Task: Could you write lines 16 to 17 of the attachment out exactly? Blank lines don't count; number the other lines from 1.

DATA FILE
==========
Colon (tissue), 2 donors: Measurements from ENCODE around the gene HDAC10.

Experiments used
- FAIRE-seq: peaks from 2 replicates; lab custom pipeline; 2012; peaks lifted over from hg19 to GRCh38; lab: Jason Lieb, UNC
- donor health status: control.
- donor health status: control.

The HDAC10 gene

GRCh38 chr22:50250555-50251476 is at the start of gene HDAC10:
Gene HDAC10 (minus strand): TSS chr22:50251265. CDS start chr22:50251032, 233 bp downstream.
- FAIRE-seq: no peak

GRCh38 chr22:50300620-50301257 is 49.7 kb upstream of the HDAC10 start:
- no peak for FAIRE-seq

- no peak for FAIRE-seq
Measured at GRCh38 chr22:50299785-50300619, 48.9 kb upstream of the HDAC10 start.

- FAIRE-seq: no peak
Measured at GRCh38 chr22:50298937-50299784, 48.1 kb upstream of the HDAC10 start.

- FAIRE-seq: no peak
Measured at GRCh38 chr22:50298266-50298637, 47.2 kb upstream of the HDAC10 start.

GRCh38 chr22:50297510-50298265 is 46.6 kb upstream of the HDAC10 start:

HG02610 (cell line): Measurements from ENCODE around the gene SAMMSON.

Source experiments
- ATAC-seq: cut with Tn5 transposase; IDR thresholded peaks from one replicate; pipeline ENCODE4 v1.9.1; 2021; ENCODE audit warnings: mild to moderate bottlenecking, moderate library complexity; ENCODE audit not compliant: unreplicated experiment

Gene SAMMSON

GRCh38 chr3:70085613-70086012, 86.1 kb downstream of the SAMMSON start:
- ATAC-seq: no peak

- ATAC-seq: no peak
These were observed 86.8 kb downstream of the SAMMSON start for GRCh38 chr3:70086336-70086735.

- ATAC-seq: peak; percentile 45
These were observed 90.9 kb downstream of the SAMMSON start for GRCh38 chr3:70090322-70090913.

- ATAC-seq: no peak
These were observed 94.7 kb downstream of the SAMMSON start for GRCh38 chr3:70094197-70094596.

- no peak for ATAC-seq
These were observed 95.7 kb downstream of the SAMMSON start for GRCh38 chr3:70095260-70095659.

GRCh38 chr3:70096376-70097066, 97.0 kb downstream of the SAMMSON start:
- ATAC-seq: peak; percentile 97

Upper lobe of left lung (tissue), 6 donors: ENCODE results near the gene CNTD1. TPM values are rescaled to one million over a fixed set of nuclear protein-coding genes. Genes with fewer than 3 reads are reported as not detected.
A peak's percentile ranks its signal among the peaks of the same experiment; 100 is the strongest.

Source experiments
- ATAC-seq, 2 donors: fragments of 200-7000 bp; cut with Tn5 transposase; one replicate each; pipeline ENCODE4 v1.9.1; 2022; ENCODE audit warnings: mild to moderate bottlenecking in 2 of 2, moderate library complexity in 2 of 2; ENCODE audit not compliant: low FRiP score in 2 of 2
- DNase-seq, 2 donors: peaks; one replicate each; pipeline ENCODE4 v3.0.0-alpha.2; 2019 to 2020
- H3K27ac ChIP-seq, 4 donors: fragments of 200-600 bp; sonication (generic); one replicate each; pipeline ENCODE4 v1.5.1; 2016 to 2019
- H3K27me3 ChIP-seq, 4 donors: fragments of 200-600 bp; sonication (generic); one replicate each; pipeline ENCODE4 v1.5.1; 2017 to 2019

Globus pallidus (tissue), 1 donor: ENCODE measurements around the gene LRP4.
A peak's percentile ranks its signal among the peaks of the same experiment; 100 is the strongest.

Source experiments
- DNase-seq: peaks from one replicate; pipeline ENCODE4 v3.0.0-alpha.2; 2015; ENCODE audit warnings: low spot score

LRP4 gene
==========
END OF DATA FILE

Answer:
- FAIRE-seq: no peak
Measured at GRCh38 chr22:50298266-50298637, 47.2 kb upstream of the HDAC10 start.